The Comedy Store, Mumbai, India.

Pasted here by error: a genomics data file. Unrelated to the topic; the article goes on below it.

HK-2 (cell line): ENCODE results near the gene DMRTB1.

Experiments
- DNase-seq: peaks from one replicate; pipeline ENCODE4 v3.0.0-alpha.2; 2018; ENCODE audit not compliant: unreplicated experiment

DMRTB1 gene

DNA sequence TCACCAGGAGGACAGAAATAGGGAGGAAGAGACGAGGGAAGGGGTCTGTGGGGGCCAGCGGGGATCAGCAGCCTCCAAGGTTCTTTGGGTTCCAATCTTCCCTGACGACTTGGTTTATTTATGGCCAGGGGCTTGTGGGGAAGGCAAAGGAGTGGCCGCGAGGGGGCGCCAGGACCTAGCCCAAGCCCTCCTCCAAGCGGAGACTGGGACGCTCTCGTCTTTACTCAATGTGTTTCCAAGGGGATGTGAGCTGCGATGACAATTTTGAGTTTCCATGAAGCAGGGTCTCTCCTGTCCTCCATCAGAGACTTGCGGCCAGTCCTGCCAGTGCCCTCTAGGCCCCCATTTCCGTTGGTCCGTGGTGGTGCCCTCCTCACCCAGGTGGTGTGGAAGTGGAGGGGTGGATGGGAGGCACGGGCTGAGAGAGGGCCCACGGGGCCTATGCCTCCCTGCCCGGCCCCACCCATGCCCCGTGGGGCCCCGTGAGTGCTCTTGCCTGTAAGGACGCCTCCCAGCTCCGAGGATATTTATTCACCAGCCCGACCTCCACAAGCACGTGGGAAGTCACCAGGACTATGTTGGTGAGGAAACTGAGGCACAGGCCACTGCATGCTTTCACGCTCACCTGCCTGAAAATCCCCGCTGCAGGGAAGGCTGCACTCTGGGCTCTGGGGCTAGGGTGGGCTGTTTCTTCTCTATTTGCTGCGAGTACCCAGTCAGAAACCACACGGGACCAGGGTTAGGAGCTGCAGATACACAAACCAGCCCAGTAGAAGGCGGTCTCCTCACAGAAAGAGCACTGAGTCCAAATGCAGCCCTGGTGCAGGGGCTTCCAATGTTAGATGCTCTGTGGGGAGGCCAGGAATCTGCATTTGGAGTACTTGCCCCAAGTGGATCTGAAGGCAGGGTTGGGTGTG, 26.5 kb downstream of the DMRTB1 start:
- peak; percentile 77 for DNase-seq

The Comedy Store now have a state of the art, brand new venue in the country of the fastest growing economy in the world. Yes, that’s right, English speaking comedy has come to India!The most famous brand of stand-up comedy club in the world has come to Mumbai, not only as a comedy club, but as a bar, restaurant and club for party goers. Situated in a very nice shiny shopping mall all the way on the top floor sits the new comedy club with the familiar branding and set-up of the London and Manchester clubs in England. Run by British owners, yet the staff are mostly Indian and extremely helpful and polite, sometimes it feels like being treated like a celebrity.I’ve only been here a few days and it is my first time in India, and it is probably the first time anyone from my family alive today has spent any time in the country since my Great Grand Father took the entire family and left for East Africa all those years ago. I have some heritage here, but only a little, most of my family has been in East Africa for a long time now and they consider that as home. I spend most of my time in the hotel, which is very nice, and spend my time chilling with the other comics, eating, going to the gym, swimming in the pool and trying not to evaporate into thin air in the sauna.Mumbai is growing, the divide between rich and poor is sharp. The affluent and poor are so easily definable by such a visible contrast, and the inherent prejudices that come with such paradigms of identity also mean that the poor are prevented from even entering the mall. Whilst many have jobs and can afford a life that many of us in Britain take for granted, the poor must simply work for food or die. As we drive towards the gig, we pass the millions of people who live here, some of them taking the train, some of them working in shacks that can sell you shoes for £2, repair your computer or even cut your hair in the street! The worst off are the vendors who squat for hours, even in the torrential rain of India’s monsoon season, selling fruit, vegetables, or mass produced items like combs. Sometimes I notice that if I smile and say ‘Hello’ to any of the cleaning staff in the hotel or in the mall, they are shocked that I am even talking to them. There is no welfare here like we have at home, you simply have to hustle for a living, and if you’re lucky enough to be born into the right family, it can make the difference between living in poverty or living the conventional lives that many of us can easily attain at home in Britain. It’s not all doom though, it’ll pass to some degree one day. As India continues to grow as the fastest growing economy in the world, all eyes are on this part of the world and on China as the next big thing. So if you;re reading this, it might be a good time to learn Urdu/Hindi and Mandarin. Or ladies, marry an Asian guy…. ;-pThe gig itself is AWESOME! Indian audiences love English speaking comedy, they understand 99% of our British references, they love international politics, they love naughty comedy (sex), but they don’t do blasphemy here, which is a bit of a relief because sometimes on the British circuit, that topic seems to be over saturated with a real hate. However, the local rivalry here in Mumbai is with anything to do with Pakistan, which can come off somewhat potentially as perceived racism in a way, but this is all new to me as I am experience brown on brown prejudices in the homeland of brownness. What is very intriguing though is that Indian audiences LOVE having their accent mocked. I’ve seen the fantastic Simon Bligh and Paul Tonkinson talk about their experiences in India, mimicking the local accent to a very receptive Indian audience who applaud such comedy. It’s all in good nature, more observational than mockery really, it’s hilarious to watch British comics and Indian audiences celebrate their difference in such a way that has never seen the light of day anywhere else before!The audiences are 99% Indian, with the rare appearance of a European or specifically of a fellow Brit who chimes in on the British references and allows me to feel more at home as a result. There is often a local Indian open spot act who does about 7 mins before the closing act. These guys are good, they work hard and do their comedy in English and the audience love them just as much. I sit at the back of the room after my set and watch the show from the audience’s perspective, and it is such a joy. Everyone is their to have a good time, not to get drunk and heckle. All the acts get a lot of love and when Indians laugh, they really go for it. I couldn’t help but feel that this is what comedy is all about and that all comedy clubs should be exactly like this.I’ve been freestyling my sets a little, using various routines from the bank of material I have built up over the years, and also pepper my sets with asides in Urdu, which always go down a storm here. It’s early days, I’m just into my first weekend and there is more to come, so I am enjoying the experience and writing loads of new material as a result.So, yes, I am having a great time. I’ve wanted to play he Comedy Store since I was a teenager and now about 15 years later I have made it not only to the Wembley of comedy; which is the Comedy Store in London, but to the brand new one in India that is bringing something new to the masses in a live environment exactly like the original Comedy Store did in London over 30 years ago and changed the face of live comedy for ever.

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